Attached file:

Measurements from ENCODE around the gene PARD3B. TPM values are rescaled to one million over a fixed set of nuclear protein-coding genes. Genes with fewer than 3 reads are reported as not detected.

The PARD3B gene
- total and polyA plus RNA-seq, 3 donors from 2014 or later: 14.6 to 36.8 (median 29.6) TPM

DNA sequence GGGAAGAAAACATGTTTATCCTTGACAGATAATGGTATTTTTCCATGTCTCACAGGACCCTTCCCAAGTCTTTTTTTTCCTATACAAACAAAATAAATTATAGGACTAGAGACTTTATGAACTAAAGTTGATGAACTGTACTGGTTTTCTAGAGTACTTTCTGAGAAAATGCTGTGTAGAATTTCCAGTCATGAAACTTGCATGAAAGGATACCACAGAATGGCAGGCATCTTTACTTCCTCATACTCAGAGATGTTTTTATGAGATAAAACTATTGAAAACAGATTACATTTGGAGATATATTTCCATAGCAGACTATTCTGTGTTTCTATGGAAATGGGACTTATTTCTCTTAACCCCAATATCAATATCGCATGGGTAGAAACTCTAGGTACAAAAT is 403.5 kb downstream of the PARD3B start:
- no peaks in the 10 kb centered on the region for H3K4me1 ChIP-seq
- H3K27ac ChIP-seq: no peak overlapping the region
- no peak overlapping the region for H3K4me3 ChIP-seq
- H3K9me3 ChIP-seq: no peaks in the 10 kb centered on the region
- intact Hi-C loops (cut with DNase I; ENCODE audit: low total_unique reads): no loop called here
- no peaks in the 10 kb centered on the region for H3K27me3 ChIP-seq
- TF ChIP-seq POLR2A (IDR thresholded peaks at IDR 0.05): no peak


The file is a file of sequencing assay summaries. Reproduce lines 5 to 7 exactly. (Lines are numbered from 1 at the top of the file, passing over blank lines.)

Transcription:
- no peaks in the 10 kb centered on the region for H3K4me1 ChIP-seq
- H3K27ac ChIP-seq: no peak overlapping the region
- no peak overlapping the region for H3K4me3 ChIP-seq